State of the Industry 2019

The Pumps & Systems staff reached out to industry experts Doug Keith, Large Drives Business Unit Lead, Siemens Process Industries & Drives Division, U.S.; Paul Limpitlaw, Director of Process Instrumentation in O&G, and Doug Duncan, Director of Digitalization in Process Automation, from Siemens to talk about the state of the industry entering 2019. Here are the company's responses.

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Do you expect the oil and gas market to continue to grow in 2019?

In 2019, we believe that the oil and gas market will grow modestly. We are seeing that activity is picking up in the upstream market and expect to see an increase in development and exploration spend and rig deployment. As for the midstream market, we are highly optimistic regarding investment in infrastructure; the focus shifting from natural gas to Oil and NGLs due to the outlook in commodity pricing. Finally, we predict that there will be an increase in capex spending for the downstream market. Our customers’ priorities continue to focus on increasing operational efficiency, reliability and matching future capacity to future demand.
--Doug Keith

The oil and gas market is expected to continue growing in 2019, based on our market models and industry expertise. We should anticipate 3% of growth in the equivalent market and 7% growth in the actual & forecast.
--Paul Limpitlaw

What are the biggest roadblocks to IIoT adoption?

Some manufacturers may resist change because of the unknown; sometimes it is easier to think “if it isn’t broken, why fix it.” Those manufacturers may be afraid of new technologies that could cause more downtime or problems in the value chain. Additionally, new unprotected connected devices could open up vulnerabilities within a plant’s network.

Today, manufacturers have the opportunity to aggregate and analyze data from their machines, but it is hard for the manufacturer to understand what the massive amount of data means for them and how it can help them with their business.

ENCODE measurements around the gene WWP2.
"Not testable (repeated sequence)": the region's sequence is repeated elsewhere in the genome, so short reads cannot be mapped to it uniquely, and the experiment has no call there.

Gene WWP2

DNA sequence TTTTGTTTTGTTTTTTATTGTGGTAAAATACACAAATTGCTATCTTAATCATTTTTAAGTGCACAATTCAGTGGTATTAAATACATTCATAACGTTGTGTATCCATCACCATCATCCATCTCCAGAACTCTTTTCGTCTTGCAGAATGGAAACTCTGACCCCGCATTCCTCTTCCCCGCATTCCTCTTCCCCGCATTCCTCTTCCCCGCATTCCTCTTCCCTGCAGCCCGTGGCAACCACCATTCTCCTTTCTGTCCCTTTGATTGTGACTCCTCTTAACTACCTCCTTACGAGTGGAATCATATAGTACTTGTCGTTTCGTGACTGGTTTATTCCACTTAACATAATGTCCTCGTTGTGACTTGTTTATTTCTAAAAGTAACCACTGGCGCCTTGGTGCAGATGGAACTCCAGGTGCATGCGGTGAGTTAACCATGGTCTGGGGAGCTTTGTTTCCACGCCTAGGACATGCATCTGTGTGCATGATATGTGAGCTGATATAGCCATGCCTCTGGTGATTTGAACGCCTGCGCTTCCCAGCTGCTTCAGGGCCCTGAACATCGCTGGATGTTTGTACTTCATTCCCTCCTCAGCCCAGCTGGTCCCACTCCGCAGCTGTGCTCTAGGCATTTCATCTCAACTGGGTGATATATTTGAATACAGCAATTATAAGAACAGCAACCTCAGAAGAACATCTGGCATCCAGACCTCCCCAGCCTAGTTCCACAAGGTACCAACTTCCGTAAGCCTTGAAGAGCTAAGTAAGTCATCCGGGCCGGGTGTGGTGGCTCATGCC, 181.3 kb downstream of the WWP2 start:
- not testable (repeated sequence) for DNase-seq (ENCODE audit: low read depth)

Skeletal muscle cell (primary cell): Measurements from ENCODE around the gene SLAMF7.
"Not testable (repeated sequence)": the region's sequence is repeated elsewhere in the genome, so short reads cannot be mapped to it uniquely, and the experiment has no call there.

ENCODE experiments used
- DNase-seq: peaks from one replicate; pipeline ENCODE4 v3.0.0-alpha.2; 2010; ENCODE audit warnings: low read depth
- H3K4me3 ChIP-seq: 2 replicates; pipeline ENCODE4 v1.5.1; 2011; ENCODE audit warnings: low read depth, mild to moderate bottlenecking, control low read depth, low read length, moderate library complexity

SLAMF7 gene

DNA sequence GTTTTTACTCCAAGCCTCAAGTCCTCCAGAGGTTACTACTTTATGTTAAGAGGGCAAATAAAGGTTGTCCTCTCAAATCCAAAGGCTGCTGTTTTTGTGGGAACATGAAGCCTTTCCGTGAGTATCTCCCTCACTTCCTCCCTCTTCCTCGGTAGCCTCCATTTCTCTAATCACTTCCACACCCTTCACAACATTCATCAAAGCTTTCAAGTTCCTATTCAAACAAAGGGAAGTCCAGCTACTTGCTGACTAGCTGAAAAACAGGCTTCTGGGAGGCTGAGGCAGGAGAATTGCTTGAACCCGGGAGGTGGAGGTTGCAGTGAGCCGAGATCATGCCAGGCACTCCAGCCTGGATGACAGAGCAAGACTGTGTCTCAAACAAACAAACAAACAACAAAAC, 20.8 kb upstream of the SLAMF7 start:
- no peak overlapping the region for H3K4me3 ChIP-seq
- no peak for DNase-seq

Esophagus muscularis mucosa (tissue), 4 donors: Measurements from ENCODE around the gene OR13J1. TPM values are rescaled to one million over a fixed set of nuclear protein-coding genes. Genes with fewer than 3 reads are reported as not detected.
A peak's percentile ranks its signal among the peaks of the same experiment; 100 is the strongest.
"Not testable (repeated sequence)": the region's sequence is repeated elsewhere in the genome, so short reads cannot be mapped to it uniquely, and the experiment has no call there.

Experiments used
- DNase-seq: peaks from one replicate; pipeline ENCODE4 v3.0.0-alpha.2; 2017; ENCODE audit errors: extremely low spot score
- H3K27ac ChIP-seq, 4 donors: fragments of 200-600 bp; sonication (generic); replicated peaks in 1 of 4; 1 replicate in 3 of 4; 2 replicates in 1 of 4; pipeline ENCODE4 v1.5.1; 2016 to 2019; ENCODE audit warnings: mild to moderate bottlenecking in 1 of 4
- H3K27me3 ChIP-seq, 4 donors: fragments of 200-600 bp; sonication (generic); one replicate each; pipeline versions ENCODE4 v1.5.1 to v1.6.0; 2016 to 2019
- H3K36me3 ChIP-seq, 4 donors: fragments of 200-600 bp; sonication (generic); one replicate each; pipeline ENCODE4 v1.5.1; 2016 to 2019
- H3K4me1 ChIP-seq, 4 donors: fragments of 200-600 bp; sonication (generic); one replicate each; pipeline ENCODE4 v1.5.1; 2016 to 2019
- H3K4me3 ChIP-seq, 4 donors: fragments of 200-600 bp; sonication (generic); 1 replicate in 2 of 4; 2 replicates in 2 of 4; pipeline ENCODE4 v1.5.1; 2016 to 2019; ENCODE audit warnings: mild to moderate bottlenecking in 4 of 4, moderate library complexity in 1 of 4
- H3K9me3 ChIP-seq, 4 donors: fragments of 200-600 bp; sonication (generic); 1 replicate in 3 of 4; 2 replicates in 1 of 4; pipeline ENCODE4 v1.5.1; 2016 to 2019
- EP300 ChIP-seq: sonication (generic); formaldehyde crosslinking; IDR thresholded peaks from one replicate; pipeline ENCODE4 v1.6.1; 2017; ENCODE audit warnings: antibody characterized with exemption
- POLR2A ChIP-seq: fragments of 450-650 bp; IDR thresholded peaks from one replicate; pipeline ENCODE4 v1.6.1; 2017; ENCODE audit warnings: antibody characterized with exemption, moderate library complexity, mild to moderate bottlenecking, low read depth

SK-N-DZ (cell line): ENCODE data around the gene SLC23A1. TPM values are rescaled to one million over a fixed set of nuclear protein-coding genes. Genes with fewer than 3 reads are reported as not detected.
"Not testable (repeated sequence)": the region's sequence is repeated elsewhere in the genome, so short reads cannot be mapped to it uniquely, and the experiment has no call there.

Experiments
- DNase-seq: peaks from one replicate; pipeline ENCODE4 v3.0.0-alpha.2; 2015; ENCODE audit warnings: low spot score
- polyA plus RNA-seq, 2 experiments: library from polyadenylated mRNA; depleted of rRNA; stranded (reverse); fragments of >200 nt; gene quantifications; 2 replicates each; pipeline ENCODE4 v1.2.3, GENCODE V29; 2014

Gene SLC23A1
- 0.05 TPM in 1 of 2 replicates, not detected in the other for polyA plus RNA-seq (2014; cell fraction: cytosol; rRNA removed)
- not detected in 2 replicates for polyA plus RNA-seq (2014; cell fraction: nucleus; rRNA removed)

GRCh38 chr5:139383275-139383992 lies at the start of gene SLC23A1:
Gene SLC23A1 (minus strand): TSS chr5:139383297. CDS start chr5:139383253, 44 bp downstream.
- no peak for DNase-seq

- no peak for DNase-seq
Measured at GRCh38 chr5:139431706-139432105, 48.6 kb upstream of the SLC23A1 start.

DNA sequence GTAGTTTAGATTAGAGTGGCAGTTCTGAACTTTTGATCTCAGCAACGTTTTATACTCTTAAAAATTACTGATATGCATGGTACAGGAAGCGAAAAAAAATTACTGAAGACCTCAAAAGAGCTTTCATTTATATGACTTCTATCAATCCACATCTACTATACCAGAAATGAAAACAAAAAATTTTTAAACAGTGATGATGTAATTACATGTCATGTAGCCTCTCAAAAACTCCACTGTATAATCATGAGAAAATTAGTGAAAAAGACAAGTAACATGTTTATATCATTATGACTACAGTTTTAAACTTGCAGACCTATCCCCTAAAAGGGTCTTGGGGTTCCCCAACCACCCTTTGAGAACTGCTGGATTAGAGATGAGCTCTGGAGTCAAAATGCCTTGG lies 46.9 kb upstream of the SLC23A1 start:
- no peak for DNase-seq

Lastly, it is difficult and costly for manufacturers to replace and connect all of their equipment at once. Instead, companies are gradually updating equipment when the time is right, when budgets allow, or when something must be replaced. By doing so in pieces, it can be difficult to see the full benefit of a connected plant.

The biggest roadblock to IIoT adoption that I see on regular basis is the trust of cyber security measures and fear of creating a weakness that might be exploited by bad actors. The consumer market is much further ahead in the adoption of IoT devices and convince it offer us in our daily life. Personally I have many home devices connected to my personal network and do so with little worry. After all, the data we transfer is of little value. For industrial customer however the risk could be much higher. The worry that data security could be compromised or that hackers might exploit an IIoT connection for nefarious purposes is a strong demotivation.
--Doug Duncan, Director of Digitalization in Process Automation

What are the biggest benefits to organizations that are embracing IIoT technologies?

In order for an organization to remain competitive, it must embrace digitalization and IIoT technologies. Manufacturers that digitalize their plants are more efficient, have reduced downtime, and have increased flexibility. Plant operators have the ability to monitor equipment in remote location, even unmanned stations, in a cost effective way. They can now use predictive maintenance rather than solely relying on preventative maintenance.

The biggest benefits are numerous and picking the best is difficult. The top few would include: